The story of the Hamilton start-up business is familiar at this point; an innovative, usually young person finds a gap in current available technology, urban planning or philanthropy, fills the void and makes a name for themselves in the city.
Rosalie Loney’s trajectory is different. She moved from the Guelph area to Hamilton with her husband and then three-year-old daughter about two years ago. Loney had a background in theatre and costume design, and was looking to start a business where she could use her creative skills from home.
Inspiration struck when Loney realized that her new neighbourhood was home to a bra-making supply store, right in the middle of the Ottawa Street textile district. Bra-makers Supply, owned by Beverly Johnson, is one of the few shops that caters specifically to the lingerie-designing and making market, and over the past 20 years, the shop has enjoyed international renown.
“I discovered all the cool materials and thought I could maybe make bralettes,” said Loney. “They’re really simple and comfortable so I tried making a few. And it took me a while to perfect the design, but when I finally [did] and I was wearing it, I was like, ‘oh my goodness this is so comfortable. I don’t want to wear anything else’.”
Armed with lace, elastic and a finely tuned set of measurements, Loney started her company, Rosalie Wynne.
Loney draws much of her inspiration from her own experiences shopping for lingerie.
“I have so many memories of shopping for bras,” she said. “Even like, as a teenager, shopping for bras with my mom and… going to La Senza and feeling like [I] must have been the weirdest shape because nothing ever, ever fit.”
When Loney launched Rosalie Wynne, she took her time becoming well-versed in bra sizing and the typical issues people experience with mainstream companies. Typically, bralettes are sized extra small to extra large, with each cup size matching its band size. It is difficult to find a bralette with a small band but, say, an extra large cup.
Loney herself experienced this problem and used her business to create her own solution. Over the course of eight months, she developed dozens of different cup and band sizes and combinations to ensure that anyone can find the right fit.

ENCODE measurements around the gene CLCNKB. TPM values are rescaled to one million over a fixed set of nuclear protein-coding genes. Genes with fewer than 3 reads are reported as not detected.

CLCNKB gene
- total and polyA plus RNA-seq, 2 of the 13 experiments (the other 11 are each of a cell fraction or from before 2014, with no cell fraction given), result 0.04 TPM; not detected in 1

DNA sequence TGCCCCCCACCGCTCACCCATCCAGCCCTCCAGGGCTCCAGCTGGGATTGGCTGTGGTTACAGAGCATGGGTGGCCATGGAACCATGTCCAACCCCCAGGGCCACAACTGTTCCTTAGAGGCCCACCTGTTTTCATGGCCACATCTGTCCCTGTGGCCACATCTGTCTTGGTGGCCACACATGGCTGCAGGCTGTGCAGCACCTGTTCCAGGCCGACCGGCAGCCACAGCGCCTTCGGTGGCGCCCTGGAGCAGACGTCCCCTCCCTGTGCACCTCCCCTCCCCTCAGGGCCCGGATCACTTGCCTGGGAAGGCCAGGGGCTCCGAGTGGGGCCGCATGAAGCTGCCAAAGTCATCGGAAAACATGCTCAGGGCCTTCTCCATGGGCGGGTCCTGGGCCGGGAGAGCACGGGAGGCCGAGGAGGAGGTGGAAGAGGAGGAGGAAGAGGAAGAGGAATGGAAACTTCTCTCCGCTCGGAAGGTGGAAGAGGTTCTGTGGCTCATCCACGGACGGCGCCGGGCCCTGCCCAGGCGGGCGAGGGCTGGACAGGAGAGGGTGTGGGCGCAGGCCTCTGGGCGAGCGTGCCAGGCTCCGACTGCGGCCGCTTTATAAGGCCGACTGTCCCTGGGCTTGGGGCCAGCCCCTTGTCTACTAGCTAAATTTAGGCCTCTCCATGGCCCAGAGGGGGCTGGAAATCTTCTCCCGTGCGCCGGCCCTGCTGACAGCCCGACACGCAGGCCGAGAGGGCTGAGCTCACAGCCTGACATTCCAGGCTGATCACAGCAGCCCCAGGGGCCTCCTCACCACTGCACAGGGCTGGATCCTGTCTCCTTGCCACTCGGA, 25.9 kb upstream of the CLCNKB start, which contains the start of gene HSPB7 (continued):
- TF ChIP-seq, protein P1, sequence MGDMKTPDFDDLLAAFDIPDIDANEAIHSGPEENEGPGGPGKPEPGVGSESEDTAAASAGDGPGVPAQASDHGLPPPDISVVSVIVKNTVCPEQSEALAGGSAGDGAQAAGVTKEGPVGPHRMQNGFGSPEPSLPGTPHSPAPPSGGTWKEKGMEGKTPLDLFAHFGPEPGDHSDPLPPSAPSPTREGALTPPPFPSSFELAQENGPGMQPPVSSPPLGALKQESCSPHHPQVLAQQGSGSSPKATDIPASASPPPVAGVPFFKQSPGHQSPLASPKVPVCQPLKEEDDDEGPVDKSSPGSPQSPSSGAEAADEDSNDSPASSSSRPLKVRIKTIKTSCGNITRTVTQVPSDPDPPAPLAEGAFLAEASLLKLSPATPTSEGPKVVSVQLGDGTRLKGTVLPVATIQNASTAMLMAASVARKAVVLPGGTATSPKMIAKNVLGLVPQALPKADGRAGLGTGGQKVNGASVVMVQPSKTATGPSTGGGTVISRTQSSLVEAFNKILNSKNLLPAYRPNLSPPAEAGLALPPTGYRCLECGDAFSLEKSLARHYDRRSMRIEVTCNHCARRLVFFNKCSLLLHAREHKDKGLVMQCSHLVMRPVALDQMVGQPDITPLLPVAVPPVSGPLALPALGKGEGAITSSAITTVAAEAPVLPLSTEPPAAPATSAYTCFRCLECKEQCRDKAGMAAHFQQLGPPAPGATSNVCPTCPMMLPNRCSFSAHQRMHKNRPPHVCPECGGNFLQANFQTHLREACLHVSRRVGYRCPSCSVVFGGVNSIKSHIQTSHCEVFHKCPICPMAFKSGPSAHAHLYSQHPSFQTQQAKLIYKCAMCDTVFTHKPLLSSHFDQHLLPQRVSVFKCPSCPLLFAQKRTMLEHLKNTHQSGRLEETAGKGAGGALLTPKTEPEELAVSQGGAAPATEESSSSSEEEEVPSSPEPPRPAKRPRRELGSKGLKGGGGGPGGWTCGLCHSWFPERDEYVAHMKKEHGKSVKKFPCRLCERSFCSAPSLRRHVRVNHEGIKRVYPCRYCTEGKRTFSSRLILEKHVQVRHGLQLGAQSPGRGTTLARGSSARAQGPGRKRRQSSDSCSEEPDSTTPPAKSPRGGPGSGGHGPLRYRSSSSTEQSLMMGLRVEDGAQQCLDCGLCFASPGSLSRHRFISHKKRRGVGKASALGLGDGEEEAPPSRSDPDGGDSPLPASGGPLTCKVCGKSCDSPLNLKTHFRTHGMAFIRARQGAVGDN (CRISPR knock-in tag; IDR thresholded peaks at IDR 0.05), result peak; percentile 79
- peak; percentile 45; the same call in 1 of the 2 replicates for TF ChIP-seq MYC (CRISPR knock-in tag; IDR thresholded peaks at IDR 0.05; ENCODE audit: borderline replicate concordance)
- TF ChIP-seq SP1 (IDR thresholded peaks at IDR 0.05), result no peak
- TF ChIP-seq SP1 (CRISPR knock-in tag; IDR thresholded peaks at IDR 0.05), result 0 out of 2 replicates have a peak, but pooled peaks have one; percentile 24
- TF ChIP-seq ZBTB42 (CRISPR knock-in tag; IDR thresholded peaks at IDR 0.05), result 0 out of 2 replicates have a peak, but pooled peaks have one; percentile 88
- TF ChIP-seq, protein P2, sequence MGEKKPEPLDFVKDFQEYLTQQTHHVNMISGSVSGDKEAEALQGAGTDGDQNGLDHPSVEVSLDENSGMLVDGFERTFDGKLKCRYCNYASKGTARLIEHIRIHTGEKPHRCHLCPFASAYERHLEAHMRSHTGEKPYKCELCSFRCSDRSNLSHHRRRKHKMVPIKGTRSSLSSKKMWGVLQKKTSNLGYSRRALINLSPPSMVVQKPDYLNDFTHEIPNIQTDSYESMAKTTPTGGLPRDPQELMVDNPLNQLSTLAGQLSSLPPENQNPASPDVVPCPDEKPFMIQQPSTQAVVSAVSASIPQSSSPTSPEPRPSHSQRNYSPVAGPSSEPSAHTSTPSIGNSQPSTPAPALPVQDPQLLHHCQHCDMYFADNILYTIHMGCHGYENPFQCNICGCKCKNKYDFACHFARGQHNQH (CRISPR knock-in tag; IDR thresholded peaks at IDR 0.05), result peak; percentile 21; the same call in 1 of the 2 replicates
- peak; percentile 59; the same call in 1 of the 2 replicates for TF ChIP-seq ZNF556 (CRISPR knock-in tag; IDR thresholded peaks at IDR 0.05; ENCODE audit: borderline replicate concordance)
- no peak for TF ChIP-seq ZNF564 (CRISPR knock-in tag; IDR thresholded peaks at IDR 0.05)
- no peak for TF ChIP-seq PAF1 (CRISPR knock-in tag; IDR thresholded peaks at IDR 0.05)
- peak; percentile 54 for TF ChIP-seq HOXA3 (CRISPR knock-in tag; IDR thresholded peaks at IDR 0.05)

“Part of the problem is that when you’re selling bras retail, from a profit side of things you can’t have such a huge range of sizes,” Loney explained. “It’s extremely costly to actually stock that many sizes. And some of them may never sell so that you’ve got inventory that’s dated and you can’t do anything with it.”
To combat the issue of dead stock, Loney has adopted a labour-intensive but economic solution: she still makes every item by hand, to order.
“That way… people can get the right size but I don’t have to stock all of it, I just stock all my components,” she said. “So I can just take that band size and that cup size and put them all together and that doesn’t take too much time anymore.”
Loney’s one-woman show has caught the attention of Hamilton’s entrepreneur scene. She is currently enrolled in the city’s Starter Company Plus program, which offers education in all areas of owning an independent business. Loney sees the opportunity as a worthwhile way to strengthen the fundamentals of Rosalie Wynne.
“I finished my business plan and submitted it [at the beginning of March]. It was incredibly helpful to write everything down in such a structured way. I feel much more confident in what I’m doing and I also saw some areas where I needed to become more focused and clear.”
In the near future, Loney hopes to simplify her online ordering process, where the majority of her business is centred. Limited sizing is available at Hamilton boutique White Elephant, but she aims to include at least one bralette in each cup and band size she stocks. This way, shoppers can find the perfect combination, even if the store does not have the right two sizes together.
Ultimately, Loney has two goals for each item she sews: comfort and beauty.
“I really want women to feel empowered, to be comfortable and confident in their own bodies and to know that you can be super comfortable in your unique shape, whatever it is, and you can also look gorgeous.”
While Loney sees her business continuing as an independent enterprise for the time being, she has big dreams for Rosalie Wynne.
“In the next few years I’d love to grow my company into a small team here in Hamilton that continues to manufacture everything in house,” she said.
Rosalie Loney has, in her own way, carved a niche for herself in Hamilton. She has found her perfect fit, and continues to help others do the same.